Business progression in the digital age

In a recent study undertaken by Dell Technologies, New Zealand has been ranked as the 8th most digitally mature country in Asia-Pacific, Japan and China (APJC), and 33rd globally. In collaboration with Intel and Vanson Bourne, Dell Technologies surveyed 4600 business leaders from mid- to large-sized companies across the globe to score their organisations’ transformation efforts.

The study revealed that emerging markets are the most digitally mature, with India, Brazil and Thailand topping the global ranking. On the contrary, international trends show developed market slipping behind—Japan, Denmark and France received the lowest digital maturity scores.

Jocelyn Macedo, Vice President of Human Resources, Asia Pacific and Japan, Dell Technologies said; “Developing a positive and supportive company culture is essential for a successful digital transformation journey. Developing in-house digital skills and talent—teaching more employees how to code, for example—will help transform the workforce. Almost half of New Zealand businesses are sharing knowledge about their digital transformation across their organisation, equipping IT leaders with business skills and business leaders with IT skills. It’s encouraging that leaders are integrating digital foals into departmental and staff objectives—setting the right mindset now will set businesses on track to success.”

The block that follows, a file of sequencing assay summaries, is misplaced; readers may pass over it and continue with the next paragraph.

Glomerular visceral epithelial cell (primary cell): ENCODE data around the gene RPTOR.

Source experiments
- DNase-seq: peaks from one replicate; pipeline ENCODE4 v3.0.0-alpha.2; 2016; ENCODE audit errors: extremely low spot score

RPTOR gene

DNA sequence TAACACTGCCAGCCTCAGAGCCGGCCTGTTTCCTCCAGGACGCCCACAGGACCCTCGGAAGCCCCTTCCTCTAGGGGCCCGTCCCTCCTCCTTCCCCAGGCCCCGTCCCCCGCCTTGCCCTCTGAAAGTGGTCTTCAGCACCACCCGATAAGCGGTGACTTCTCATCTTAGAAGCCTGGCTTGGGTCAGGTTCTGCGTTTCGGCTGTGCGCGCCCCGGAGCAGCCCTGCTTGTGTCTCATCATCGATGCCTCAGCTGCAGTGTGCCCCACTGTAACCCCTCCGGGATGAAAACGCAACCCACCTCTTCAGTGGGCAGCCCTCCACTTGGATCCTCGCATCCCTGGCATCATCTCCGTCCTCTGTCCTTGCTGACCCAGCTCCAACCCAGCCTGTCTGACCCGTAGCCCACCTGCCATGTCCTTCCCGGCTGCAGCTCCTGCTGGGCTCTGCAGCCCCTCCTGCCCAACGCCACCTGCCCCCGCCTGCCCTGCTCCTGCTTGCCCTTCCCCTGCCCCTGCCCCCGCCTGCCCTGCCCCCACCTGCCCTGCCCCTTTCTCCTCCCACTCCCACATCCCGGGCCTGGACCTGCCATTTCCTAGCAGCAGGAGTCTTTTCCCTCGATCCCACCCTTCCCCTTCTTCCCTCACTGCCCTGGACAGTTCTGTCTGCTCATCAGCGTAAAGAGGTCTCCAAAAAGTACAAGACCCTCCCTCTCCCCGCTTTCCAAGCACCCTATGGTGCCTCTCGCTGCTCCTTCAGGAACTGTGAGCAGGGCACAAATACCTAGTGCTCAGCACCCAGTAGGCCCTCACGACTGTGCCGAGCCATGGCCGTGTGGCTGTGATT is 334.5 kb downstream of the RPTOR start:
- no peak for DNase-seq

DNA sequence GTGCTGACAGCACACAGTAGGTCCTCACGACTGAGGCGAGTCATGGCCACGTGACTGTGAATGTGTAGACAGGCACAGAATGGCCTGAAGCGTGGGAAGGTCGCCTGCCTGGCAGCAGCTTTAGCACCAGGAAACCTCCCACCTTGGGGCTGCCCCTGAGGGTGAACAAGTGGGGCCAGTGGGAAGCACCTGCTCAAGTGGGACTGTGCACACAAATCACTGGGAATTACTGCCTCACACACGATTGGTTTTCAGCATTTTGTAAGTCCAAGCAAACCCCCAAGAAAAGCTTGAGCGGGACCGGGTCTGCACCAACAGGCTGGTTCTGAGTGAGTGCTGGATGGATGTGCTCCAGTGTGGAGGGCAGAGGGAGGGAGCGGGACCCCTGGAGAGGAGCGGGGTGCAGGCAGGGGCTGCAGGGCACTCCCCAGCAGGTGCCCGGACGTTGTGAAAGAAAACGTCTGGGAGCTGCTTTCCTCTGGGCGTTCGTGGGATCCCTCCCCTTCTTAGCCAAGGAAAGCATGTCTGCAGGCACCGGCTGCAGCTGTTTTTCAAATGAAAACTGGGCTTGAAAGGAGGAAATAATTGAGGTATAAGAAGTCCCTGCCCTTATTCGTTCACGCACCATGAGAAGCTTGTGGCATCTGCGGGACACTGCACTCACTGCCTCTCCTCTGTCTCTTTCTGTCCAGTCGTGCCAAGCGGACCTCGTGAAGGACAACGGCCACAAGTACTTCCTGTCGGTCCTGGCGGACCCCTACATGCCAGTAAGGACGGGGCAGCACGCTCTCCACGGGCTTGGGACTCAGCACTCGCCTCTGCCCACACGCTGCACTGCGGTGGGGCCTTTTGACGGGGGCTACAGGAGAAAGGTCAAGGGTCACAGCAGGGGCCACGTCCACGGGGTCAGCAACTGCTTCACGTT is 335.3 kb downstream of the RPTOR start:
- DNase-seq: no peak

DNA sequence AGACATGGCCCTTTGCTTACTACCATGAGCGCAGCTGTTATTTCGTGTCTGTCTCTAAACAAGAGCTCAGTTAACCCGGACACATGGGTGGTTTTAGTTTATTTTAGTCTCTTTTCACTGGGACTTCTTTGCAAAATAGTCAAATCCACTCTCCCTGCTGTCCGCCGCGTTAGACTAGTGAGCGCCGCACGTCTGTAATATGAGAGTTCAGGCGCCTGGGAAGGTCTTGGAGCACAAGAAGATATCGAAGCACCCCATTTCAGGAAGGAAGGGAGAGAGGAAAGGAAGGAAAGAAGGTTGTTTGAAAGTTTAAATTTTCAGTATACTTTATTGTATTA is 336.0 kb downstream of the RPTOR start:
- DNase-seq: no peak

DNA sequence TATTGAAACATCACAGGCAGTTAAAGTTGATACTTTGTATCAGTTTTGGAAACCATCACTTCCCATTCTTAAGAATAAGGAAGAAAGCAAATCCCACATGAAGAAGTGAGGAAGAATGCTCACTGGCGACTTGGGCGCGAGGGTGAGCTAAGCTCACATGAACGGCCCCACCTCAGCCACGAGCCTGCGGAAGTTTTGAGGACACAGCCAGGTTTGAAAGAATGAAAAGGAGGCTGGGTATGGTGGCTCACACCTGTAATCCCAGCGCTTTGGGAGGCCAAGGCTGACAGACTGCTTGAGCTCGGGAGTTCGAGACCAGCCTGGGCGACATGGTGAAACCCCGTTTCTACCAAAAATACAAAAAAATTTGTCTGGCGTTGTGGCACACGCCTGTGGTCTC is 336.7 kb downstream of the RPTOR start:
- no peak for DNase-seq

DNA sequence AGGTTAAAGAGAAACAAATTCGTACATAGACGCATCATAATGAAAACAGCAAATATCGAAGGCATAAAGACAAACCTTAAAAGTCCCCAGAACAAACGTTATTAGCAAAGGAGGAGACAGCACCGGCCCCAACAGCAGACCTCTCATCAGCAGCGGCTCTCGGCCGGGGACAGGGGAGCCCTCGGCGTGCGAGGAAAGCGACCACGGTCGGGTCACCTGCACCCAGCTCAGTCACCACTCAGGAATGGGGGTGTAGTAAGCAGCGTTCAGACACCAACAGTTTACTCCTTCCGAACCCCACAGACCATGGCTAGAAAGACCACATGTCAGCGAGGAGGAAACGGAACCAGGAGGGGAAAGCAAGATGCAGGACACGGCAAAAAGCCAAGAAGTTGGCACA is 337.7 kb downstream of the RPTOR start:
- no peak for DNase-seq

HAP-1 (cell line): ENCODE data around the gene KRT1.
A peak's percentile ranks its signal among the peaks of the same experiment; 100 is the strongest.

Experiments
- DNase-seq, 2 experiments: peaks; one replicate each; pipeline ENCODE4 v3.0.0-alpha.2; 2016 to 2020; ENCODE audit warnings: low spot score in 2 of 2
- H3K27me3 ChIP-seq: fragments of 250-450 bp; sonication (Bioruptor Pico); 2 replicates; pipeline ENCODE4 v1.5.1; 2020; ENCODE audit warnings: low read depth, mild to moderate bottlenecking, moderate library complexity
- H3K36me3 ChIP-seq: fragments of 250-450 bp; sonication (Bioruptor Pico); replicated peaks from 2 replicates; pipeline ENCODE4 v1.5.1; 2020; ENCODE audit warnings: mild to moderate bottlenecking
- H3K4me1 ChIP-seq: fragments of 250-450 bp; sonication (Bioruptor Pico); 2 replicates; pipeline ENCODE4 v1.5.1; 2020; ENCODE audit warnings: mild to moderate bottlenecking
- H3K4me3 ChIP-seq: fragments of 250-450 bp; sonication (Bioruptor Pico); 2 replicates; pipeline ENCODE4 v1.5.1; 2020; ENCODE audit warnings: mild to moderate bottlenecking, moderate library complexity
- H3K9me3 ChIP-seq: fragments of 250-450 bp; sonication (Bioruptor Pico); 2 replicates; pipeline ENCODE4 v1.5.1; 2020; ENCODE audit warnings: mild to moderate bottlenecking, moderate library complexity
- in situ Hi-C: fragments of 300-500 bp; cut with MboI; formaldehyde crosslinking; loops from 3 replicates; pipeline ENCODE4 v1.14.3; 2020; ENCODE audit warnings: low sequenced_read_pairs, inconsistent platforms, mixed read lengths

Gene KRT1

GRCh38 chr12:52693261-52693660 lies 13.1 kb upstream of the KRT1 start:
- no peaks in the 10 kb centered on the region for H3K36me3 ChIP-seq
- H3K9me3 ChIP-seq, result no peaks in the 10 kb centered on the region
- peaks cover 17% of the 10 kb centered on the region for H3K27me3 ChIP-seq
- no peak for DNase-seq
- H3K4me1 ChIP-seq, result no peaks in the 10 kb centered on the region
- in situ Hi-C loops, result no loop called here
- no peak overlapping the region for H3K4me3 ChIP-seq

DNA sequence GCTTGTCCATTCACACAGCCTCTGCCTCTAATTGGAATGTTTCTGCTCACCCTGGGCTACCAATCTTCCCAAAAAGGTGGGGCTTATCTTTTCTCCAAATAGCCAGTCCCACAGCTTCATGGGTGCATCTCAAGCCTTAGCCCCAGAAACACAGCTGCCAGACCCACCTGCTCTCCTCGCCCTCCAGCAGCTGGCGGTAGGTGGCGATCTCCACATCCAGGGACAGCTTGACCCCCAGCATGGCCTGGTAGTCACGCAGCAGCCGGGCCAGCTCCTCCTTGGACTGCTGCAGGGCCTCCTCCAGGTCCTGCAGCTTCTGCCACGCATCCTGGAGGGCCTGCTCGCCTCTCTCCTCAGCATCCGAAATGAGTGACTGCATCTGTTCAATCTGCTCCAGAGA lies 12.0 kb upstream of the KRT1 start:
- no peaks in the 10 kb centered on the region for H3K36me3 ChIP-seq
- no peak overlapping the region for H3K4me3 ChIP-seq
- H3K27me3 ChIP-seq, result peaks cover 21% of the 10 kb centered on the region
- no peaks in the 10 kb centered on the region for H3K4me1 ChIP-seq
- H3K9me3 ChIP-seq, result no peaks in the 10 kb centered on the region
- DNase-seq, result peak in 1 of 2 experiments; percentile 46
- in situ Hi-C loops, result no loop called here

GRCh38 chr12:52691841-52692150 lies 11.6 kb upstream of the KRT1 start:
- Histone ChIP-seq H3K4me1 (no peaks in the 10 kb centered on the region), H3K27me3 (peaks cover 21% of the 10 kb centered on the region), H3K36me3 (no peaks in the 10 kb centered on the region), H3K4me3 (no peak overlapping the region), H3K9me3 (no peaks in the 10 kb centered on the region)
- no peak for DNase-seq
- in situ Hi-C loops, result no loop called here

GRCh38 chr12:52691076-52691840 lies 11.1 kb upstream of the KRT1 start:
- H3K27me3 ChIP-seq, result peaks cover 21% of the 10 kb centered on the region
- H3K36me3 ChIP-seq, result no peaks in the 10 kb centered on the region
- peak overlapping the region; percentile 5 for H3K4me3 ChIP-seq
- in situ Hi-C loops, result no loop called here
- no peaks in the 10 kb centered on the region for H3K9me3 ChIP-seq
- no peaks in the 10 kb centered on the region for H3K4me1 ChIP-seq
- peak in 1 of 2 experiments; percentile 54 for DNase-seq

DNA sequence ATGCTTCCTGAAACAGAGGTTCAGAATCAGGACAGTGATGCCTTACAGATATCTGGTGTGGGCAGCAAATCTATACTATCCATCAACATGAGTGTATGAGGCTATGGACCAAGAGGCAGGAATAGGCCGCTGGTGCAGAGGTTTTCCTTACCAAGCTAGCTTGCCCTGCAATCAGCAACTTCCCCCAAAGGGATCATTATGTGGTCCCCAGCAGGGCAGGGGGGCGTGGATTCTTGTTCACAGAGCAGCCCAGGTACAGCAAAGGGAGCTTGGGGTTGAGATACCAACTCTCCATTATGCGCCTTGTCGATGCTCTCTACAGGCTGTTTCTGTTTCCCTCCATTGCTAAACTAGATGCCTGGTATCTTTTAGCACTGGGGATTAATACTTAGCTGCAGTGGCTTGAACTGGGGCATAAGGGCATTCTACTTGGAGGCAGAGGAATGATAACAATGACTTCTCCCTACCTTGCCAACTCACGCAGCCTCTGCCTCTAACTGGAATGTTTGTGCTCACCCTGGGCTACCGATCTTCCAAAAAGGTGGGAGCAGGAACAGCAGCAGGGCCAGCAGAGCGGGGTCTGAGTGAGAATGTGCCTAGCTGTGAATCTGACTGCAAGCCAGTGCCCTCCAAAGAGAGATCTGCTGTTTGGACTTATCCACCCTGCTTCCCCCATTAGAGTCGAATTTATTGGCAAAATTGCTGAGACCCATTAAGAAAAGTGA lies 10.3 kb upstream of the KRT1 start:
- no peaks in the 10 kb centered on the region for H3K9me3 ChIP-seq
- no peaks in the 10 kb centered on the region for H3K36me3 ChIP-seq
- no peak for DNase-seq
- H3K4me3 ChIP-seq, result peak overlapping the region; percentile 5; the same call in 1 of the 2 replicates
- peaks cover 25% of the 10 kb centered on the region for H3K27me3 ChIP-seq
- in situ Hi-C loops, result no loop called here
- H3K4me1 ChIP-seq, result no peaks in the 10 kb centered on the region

Digital security and progressive digital transformation are becoming increasingly important for businesses to plan around. Being digital in this day and age is a must. There are, however, inhibitors that prevent companies from becoming more digital. The main concerns are; data privacy and security concerns, lack of budget and resources, lack of the right in-house skill sets and expertise, regulation and legislative changes, and immature digital culture. Businesses continue to look for ways to safely develop their technological capability. For example, Mike Crones, CIO of Draper said, “Technology enables us to keep solving the world’s toughest problems; from the infrastructure and services that underpin our innovation, to the experimental technologies that we wield to prevent disease for instance. We couldn’t push boundaries, and call ourselves an engineering and research firm, without being a fully transformed and modern company from the inside out.”

Looking towards the future, the top investments that companies look towards are: cybersecurity, Internet of Things technology, multi-cloud environments, artificial intelligence, and the compute-centric approach.

By sharing knowledge and creating a positive culture, business leaders will be better placed to overcome barriers to digital transformation.